On the flip side, employers aren’t legally compelled to complete a union contract in a specified period of time, so about half of workers who win union votes won’t have a union contract a year later. Some companies simply shut down operations that unionize. Several Bessemer workers said this prospect weighed on them during the election.
Given these headwinds, union organizers sometimes eschew standard labor board elections in favor of what they call comprehensive campaigns, a mix of workplace protests and pressure from consumers, politicians, and the media. The idea is to force company executives to agree to more favorable terms for unionization and contract processes. RWDSU’s parent, the United Food & Commercial Workers International Union, succeeded with such an approach at Smithfield Foods Inc. in 2008. After a campaign that included lobbying Oprah Winfrey to keep Smithfield ham off her show, the UFCW reached a deal with the company that restricted union busting and won a vote to organize about 5,000 North Carolina slaughterhouse employees.
Such victories, however, have been rare. Yearslong union-backed campaigns targeting Walmart and McDonald’s, for example, have helped get workers raises and win better treatment for pregnant employees, but haven’t won unionization. At Amazon, neither labor board elections nor multipronged pressure campaigns have secured any formal union foothold in the U.S.
Amazon abandoned its plan to put a second headquarters in New York after RWDSU started pressuring local politicians to condition development on the company agreeing to curb union busting. The $15 minimum wage, which Amazon credited critics like Senator Bernie Sanders with helping persuade it to embrace, is now a talking point the company’s public relations team uses to rebut the senator’s claim that its workers need a union. There are also legal limits on just how comprehensive a comprehensive campaign can get. Federal law restricts unions from involving business partners in a dispute with a particular company—such as by picketing Amazon suppliers to demand they cut off the company—and bars states from trying to create local, stronger versions of the National Labor Relations Board.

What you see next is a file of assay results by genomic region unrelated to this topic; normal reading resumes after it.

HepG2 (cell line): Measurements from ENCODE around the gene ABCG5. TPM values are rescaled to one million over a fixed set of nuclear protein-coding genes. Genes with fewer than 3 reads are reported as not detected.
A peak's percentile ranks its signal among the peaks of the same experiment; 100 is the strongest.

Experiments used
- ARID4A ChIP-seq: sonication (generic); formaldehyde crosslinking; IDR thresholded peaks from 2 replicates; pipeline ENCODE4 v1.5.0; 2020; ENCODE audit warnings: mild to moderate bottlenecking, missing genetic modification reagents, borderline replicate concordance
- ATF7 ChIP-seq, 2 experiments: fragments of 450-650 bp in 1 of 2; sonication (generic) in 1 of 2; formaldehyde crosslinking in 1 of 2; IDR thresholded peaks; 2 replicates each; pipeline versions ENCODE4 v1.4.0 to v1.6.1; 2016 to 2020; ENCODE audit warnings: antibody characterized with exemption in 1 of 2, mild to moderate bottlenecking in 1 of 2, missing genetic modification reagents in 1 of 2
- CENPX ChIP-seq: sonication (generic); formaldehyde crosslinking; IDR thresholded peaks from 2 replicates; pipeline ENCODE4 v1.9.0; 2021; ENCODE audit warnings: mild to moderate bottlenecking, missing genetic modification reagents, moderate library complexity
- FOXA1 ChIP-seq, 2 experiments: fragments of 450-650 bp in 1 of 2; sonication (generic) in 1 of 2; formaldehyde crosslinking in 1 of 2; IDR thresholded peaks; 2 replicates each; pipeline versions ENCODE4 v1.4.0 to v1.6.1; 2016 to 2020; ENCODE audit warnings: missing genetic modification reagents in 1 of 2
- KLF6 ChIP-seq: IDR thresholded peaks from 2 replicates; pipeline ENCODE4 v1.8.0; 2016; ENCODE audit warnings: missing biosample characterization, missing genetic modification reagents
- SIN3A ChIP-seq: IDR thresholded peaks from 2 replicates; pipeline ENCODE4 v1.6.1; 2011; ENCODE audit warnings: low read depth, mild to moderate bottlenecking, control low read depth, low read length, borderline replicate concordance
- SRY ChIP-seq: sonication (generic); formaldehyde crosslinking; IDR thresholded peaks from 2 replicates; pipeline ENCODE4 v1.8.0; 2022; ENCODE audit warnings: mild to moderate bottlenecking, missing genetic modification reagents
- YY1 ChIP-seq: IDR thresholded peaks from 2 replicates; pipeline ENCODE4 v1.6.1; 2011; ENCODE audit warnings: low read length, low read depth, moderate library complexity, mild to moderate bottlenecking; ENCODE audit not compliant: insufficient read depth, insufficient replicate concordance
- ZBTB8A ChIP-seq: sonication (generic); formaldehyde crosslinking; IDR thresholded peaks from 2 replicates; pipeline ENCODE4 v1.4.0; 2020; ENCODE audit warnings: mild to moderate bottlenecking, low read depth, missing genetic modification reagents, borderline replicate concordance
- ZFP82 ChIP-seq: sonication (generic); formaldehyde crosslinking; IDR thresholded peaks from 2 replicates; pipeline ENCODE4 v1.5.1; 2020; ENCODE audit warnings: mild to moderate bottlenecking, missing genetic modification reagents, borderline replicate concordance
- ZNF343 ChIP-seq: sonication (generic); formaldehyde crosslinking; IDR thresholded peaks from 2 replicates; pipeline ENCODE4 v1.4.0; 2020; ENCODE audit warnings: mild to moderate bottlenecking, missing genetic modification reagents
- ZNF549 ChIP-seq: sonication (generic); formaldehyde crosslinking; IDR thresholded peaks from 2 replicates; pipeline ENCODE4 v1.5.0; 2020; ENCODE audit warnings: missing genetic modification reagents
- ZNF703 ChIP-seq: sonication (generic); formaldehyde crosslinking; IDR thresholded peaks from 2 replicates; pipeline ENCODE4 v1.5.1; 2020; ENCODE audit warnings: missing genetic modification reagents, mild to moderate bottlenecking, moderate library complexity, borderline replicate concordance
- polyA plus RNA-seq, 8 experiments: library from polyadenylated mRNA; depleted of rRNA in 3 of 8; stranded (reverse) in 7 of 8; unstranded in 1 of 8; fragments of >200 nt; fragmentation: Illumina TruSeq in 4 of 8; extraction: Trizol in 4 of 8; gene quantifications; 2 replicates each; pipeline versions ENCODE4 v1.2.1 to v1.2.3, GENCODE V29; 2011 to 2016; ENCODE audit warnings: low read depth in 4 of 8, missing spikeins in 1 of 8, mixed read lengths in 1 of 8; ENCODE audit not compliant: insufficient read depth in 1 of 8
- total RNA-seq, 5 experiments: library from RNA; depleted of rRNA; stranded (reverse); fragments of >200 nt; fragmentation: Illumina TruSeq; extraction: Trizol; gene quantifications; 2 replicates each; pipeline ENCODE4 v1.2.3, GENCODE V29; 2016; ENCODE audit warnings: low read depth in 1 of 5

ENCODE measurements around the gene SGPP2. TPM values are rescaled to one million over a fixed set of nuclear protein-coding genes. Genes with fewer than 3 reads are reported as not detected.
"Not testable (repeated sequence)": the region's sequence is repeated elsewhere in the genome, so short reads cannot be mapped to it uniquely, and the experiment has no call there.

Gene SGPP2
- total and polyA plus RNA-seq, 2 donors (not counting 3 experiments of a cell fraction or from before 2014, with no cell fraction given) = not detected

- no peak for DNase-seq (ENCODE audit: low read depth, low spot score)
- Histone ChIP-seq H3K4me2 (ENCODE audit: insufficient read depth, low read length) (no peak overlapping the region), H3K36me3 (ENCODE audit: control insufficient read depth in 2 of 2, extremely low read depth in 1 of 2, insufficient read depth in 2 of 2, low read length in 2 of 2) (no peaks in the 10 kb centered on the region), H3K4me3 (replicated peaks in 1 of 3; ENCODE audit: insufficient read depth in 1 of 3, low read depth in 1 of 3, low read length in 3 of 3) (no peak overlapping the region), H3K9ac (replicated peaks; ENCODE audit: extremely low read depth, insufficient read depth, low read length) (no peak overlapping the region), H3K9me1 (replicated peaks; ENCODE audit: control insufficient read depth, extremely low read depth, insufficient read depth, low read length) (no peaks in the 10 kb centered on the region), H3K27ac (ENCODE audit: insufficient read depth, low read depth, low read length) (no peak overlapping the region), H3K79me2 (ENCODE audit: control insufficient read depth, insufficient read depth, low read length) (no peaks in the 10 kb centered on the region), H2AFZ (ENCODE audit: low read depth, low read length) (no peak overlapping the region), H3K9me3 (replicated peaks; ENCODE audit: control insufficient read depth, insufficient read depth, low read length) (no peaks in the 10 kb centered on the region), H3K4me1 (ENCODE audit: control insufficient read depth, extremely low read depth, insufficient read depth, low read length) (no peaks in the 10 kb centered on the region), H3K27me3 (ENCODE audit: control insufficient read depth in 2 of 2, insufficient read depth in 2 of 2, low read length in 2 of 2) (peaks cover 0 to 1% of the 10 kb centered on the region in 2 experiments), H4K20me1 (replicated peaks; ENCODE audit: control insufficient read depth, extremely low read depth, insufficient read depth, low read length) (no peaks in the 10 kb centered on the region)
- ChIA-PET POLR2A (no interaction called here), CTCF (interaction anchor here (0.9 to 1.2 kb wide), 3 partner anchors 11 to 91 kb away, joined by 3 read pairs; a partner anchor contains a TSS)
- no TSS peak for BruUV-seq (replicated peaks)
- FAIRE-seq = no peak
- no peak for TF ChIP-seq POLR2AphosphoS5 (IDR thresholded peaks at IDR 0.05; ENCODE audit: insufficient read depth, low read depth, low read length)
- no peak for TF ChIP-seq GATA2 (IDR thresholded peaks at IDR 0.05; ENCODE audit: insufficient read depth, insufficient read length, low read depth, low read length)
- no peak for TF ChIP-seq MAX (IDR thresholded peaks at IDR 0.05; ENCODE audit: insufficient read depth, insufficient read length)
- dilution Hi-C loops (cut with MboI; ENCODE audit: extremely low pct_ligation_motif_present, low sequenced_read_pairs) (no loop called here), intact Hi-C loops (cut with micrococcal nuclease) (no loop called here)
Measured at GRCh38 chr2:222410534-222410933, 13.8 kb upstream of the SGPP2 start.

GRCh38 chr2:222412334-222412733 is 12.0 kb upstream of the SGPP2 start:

Unions have failed to reform federal labor laws for most of the past century, stymied repeatedly by fervent Republican opposition, Democratic ambivalence, and the Senate filibuster. Joe Biden campaigned on a sweeping pro-union reform bill, the PRO Act, and the U.S. House passed it in March. Among other things, the legislation would ban employers from holding mandatory anti-union meetings, let the National Labor Relations Board fine companies that break the law, and employ arbitrators to ensure that unions can secure contracts. But it faces long odds in the Senate, where not all Democrats are sold on the bill or on abolishing the filibuster to pass it.
Some labor advocates say the legal system needs to be overhauled if labor organizing is ever going to rebound, while others argue that only a huge upsurge in labor activism can drive such changes. A surprise win in Bessemer might have proven a rallying cry for reform efforts. Now organizers have to hope their defeat there can serve that role instead. “The history of the labor movement has been about failing forward,” says Janice Fine, a labor studies professor at Rutgers University. “Even when they lose,” she says, “they’ve framed a moral dilemma for the community that they’re organizing in—or for the country.”